I do not envy whoever at Tyler Media had to make a decision about Sam Mayes’s future with the company after audio of a private conversation in 2016 was leaked to the media. Mayes and now-former co-worker Cara Rice made a few racist jokes at the expense of Native Americans.
The recording, according to Mayes, was made without his knowledge and leaked illegally. He says in a recorded statement that he should have been given the opportunity to address the recording on air and make amends.
Maybe that is true, maybe it isn’t. I hate for Sam to lose his job as the result of an illegal recording of a private conversation, but the fact is, that conversation isn’t private anymore. Tyler Media didn’t really have an option here. Sam Mayes had to go.
Someone had an illegal recording of the conversation and created an anonymous email account to send it to people in the Oklahoma City media. I was shown a copy of the email. The author states clearly that their goal is to see Mayes and Rice out of a job. There is nothing fair or just about that person getting exactly what they want. It feels slimy. I can’t say that it feels like it wasn’t the right call though.
We have debated whether or not someone should lose their job over comments made in a private conversation many times before. It happens in every field. It wasn’t long ago at all that we were having this same debate about Jon Gruden. His emails to Bruce Allen and others were sent in private. Is it fair he had to go when they were made public? No matter what horrible things were in there, they were said with the understanding that it would stay between friends.
I am going to say the same thing about Sam Mayes that I did about Gruden when that story first broke. You are being naive if you think a company should stand behind an employee that has put themselves in this situation.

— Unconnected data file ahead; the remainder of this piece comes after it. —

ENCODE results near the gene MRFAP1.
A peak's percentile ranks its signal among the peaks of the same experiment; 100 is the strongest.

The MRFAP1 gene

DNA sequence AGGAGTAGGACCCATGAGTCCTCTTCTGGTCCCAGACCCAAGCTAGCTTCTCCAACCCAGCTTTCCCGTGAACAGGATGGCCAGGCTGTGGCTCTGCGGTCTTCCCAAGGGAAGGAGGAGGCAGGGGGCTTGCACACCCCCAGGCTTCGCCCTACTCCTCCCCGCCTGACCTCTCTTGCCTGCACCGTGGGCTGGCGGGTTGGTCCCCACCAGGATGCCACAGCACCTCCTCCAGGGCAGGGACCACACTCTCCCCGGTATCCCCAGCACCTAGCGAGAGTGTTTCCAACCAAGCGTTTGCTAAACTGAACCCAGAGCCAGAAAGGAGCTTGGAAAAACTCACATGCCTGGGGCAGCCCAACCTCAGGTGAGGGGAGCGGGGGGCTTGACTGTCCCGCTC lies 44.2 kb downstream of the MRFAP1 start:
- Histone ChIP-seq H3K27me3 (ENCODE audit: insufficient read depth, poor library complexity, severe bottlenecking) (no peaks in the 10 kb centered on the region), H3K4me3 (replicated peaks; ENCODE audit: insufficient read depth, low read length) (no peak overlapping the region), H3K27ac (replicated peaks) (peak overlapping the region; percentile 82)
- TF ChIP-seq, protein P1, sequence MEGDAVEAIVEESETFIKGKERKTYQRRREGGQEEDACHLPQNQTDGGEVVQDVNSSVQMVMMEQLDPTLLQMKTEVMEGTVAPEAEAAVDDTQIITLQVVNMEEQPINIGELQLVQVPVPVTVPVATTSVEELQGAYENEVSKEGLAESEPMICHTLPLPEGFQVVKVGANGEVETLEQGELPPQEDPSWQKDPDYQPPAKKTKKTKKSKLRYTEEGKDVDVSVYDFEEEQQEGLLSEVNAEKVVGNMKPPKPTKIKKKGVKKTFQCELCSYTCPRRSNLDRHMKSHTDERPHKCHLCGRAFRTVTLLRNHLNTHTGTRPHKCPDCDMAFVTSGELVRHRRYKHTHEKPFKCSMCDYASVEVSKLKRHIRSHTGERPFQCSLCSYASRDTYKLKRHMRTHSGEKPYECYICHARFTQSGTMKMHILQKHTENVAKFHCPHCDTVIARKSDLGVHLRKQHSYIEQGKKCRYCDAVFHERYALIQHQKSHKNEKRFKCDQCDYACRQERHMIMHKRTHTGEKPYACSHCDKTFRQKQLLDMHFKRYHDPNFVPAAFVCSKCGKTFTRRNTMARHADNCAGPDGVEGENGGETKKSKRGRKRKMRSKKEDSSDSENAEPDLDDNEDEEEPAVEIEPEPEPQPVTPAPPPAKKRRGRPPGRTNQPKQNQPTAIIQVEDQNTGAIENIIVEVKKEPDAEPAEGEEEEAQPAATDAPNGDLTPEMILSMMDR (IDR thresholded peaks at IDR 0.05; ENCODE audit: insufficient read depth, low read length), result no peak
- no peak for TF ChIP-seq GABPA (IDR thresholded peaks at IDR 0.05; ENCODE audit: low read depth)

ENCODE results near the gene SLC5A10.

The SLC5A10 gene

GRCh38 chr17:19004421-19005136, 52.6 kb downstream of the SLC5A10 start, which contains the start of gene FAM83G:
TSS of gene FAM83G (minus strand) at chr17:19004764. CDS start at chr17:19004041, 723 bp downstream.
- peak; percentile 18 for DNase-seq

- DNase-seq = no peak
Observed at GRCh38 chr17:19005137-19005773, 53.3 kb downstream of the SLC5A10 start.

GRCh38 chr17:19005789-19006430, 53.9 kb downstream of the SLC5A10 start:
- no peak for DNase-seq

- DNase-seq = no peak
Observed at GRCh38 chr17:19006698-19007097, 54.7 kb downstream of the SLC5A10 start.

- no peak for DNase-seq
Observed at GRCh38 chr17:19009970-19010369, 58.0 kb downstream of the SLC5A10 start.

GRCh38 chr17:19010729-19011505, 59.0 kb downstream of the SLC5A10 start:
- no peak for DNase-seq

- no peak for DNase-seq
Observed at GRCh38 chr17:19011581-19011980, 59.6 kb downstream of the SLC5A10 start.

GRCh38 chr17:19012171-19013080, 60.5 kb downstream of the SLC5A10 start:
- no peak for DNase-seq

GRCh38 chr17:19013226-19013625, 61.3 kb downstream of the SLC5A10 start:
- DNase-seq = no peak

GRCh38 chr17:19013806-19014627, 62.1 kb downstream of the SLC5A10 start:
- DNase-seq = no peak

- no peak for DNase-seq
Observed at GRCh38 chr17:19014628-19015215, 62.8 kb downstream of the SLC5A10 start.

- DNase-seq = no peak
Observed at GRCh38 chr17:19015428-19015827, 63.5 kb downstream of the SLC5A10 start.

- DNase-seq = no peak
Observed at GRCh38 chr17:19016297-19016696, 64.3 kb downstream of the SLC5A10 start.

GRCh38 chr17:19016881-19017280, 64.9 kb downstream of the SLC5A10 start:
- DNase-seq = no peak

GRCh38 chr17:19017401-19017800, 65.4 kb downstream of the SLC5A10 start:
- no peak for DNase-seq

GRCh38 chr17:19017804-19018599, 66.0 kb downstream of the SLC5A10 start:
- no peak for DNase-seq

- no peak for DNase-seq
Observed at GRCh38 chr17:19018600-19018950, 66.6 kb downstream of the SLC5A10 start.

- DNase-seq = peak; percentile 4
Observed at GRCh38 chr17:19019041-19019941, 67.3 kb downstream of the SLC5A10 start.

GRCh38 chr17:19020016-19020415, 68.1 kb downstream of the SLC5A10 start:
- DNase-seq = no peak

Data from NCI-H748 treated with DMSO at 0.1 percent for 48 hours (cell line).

You read that right. The circumstances of how the conversations in these examples came to light are absolutely unfair, but the conversations came to light. How it happened is irrelevant. Any sponsor or boss that stands behind Sam Mayes or Jon Gruden would be endorsing the language they used, either inadvertently or very much on purpose. Try explaining that to a sponsor.
People at Tyler Media may know Sam Mayes’s heart. He doesn’t seem like a bad guy. The fact of the matter is, once the audio became public, their hands were tied. There is no mistaking what was said or who said it.
How can any seller or manager take Mayes to advertisers now? How can they put him in front of the Lucky Star Casino, one of the station’s biggest advertisers? They can ask for an audience to let Sam explain himself and try to make amends. The Cheyenne and Arapahoe Tribes, who own the casino, are under no obligation to forgive or even listen.
Maybe the day will come where Sam Mayes bounces back. I hope it does. I hope he gets the chance to address his comments with members of Oklahoma’s Native American community and listen to what they have to say in response. I do think it sucks that this is how his time at The Franchise comes to an end, but I get it.